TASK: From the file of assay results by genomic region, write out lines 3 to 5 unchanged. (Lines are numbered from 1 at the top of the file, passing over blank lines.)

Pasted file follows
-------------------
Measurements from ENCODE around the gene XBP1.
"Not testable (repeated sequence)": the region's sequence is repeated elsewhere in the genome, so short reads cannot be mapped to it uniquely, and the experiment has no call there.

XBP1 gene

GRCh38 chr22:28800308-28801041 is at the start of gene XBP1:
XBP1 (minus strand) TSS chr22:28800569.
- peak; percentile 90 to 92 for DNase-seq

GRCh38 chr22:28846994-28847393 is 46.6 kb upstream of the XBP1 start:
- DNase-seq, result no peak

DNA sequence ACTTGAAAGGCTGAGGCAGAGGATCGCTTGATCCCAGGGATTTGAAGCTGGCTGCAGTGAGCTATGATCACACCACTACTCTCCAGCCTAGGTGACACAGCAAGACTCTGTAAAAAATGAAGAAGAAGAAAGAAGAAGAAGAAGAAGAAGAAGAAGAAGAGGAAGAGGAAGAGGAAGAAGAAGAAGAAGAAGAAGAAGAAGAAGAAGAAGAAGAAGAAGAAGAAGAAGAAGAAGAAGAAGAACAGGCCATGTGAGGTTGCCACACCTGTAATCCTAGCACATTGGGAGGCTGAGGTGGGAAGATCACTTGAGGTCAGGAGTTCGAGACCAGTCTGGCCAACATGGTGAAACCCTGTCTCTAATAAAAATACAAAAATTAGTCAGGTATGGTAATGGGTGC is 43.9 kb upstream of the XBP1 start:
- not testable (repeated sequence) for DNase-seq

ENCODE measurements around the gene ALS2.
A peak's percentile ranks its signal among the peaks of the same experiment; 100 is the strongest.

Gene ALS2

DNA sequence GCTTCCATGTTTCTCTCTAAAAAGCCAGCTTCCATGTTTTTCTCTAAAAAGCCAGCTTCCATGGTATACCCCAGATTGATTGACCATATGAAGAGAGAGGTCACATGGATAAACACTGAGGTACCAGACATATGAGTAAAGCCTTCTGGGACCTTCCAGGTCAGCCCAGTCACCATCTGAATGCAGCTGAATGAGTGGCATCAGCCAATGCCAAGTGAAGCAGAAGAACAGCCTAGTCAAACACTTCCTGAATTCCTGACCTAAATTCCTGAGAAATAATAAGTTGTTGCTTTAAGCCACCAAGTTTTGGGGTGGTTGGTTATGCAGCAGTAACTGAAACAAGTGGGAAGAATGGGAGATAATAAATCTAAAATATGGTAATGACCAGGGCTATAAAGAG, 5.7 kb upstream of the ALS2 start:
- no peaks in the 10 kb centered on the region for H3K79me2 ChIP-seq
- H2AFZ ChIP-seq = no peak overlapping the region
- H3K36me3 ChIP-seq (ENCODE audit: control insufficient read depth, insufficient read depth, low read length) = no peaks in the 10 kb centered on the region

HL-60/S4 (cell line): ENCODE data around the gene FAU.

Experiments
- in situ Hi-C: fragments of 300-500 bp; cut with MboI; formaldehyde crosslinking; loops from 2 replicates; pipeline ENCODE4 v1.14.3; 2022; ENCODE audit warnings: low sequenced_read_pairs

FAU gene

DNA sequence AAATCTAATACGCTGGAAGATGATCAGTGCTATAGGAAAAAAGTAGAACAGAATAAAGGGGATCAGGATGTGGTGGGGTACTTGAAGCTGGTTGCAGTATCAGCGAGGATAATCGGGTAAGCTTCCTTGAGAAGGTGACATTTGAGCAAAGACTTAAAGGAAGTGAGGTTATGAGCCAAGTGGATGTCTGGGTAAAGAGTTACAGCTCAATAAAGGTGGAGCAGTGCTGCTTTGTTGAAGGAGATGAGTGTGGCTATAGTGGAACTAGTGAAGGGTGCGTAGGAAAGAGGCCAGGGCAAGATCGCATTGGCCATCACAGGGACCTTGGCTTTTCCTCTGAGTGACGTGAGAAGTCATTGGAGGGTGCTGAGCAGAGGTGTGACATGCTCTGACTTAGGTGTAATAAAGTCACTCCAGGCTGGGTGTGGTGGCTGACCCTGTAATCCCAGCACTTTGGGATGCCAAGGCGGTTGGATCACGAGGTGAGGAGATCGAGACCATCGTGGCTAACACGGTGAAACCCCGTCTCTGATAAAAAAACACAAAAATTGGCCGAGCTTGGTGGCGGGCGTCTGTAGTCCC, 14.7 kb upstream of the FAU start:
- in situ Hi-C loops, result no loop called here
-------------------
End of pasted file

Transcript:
XBP1 gene

GRCh38 chr22:28800308-28801041 is at the start of gene XBP1:
XBP1 (minus strand) TSS chr22:28800569.